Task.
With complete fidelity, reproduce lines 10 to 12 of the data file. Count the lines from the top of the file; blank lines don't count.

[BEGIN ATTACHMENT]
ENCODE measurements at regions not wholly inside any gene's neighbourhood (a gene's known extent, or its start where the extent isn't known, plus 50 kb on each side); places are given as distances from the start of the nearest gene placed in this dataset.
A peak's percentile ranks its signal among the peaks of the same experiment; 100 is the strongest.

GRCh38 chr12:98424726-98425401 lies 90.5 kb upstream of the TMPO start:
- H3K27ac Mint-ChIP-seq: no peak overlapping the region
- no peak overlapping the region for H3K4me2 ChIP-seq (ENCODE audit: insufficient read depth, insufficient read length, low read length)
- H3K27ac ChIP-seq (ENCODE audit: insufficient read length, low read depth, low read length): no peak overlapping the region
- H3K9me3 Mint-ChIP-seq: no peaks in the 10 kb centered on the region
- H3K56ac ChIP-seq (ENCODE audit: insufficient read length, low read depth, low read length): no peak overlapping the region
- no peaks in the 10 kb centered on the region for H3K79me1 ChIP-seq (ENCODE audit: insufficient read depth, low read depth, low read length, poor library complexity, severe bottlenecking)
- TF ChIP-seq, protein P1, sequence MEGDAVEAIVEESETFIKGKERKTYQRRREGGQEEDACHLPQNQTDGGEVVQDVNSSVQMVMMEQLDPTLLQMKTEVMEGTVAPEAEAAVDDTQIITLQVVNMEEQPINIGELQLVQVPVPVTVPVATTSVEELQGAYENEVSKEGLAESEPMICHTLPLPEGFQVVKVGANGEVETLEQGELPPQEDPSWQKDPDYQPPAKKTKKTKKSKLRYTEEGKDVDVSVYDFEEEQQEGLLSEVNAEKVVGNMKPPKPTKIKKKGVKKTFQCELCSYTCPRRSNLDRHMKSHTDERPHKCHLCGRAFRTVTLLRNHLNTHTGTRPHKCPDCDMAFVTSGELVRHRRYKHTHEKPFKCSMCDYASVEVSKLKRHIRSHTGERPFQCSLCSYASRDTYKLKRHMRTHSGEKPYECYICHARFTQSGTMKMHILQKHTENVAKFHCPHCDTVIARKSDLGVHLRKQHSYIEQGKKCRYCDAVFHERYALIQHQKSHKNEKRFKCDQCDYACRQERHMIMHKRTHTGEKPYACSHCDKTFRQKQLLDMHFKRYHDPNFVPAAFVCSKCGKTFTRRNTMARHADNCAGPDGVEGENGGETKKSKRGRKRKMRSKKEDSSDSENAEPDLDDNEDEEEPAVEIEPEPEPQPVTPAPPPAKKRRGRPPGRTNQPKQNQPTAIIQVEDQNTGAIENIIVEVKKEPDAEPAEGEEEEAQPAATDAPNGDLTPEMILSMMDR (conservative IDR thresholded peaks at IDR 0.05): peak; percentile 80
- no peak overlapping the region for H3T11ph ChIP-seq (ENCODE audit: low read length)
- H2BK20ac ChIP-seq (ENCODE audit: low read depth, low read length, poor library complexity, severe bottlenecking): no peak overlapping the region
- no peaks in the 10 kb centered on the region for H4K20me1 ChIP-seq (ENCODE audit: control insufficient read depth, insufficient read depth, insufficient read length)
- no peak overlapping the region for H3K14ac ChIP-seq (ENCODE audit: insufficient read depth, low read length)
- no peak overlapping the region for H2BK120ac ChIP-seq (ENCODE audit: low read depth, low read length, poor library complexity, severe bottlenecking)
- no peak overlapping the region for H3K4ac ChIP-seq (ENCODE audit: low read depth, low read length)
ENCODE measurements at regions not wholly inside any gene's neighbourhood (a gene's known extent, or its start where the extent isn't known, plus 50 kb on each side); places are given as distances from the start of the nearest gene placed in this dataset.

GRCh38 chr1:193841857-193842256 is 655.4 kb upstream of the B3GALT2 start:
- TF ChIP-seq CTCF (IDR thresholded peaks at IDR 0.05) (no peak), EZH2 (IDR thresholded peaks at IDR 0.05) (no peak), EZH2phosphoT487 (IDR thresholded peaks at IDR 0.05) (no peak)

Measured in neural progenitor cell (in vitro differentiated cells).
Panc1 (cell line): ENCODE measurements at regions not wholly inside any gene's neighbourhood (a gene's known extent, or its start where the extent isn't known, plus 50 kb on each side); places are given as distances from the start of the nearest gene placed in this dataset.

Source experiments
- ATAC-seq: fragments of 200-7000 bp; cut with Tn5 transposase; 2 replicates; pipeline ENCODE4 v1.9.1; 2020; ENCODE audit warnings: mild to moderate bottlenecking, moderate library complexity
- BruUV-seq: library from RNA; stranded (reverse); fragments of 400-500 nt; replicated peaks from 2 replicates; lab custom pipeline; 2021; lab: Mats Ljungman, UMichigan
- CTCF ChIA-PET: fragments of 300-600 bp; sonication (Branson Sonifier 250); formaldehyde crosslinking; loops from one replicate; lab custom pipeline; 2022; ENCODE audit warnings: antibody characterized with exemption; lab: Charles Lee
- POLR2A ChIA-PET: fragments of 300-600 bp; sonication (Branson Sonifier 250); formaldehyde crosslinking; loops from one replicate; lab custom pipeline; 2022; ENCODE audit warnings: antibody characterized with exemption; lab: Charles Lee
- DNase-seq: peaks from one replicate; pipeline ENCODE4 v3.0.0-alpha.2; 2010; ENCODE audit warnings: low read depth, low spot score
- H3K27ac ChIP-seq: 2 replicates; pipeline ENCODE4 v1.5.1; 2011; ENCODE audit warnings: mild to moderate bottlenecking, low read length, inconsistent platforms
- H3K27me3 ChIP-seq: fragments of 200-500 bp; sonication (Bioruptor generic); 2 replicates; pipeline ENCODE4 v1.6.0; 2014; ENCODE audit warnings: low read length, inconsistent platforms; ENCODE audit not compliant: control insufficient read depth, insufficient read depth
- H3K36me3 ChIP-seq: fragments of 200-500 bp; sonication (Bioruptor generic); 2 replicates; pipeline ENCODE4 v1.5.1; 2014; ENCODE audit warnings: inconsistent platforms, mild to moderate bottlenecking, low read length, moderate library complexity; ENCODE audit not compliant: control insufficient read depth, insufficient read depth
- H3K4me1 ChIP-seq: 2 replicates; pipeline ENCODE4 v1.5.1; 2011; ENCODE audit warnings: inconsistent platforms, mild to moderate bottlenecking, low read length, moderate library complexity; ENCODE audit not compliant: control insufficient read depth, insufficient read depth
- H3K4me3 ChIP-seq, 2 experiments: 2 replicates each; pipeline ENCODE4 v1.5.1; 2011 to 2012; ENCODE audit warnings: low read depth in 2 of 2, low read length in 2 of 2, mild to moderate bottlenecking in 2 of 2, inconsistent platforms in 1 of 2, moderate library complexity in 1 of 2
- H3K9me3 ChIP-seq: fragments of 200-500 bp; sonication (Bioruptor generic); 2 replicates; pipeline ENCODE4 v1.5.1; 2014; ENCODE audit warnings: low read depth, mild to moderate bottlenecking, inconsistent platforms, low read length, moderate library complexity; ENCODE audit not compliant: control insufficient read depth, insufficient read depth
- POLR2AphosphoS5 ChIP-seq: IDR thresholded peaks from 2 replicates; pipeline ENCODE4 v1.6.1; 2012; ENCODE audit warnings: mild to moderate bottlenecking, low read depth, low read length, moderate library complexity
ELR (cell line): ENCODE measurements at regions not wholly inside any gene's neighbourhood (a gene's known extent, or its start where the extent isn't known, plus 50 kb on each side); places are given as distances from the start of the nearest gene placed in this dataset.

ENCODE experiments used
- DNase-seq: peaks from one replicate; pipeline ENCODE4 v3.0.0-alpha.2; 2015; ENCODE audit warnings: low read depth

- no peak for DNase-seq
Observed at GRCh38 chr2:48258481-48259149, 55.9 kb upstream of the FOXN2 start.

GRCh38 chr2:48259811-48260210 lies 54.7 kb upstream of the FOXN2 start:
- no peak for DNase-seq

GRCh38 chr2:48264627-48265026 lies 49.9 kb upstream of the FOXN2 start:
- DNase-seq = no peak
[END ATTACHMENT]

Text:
- TF ChIP-seq, protein P1, sequence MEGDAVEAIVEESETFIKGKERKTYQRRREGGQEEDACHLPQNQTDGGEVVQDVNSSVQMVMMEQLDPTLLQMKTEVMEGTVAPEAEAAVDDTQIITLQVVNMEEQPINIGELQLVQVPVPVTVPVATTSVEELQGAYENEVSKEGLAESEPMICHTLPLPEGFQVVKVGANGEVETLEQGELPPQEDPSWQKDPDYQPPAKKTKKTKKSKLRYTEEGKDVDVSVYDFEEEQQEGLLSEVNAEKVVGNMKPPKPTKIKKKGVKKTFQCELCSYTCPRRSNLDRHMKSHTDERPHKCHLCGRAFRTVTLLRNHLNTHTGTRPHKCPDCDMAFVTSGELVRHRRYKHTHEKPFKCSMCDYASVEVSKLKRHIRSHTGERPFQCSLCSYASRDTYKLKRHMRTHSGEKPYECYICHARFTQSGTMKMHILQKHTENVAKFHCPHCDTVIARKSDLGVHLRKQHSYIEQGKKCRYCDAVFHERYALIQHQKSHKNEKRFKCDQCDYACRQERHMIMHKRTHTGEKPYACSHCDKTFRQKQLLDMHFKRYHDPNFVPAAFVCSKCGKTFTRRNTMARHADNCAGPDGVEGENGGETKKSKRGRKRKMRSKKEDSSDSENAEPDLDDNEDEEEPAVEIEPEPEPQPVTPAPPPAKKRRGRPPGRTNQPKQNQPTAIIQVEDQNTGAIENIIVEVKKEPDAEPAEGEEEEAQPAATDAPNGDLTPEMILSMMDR (conservative IDR thresholded peaks at IDR 0.05): peak; percentile 80
- no peak overlapping the region for H3T11ph ChIP-seq (ENCODE audit: low read length)
- H2BK20ac ChIP-seq (ENCODE audit: low read depth, low read length, poor library complexity, severe bottlenecking): no peak overlapping the region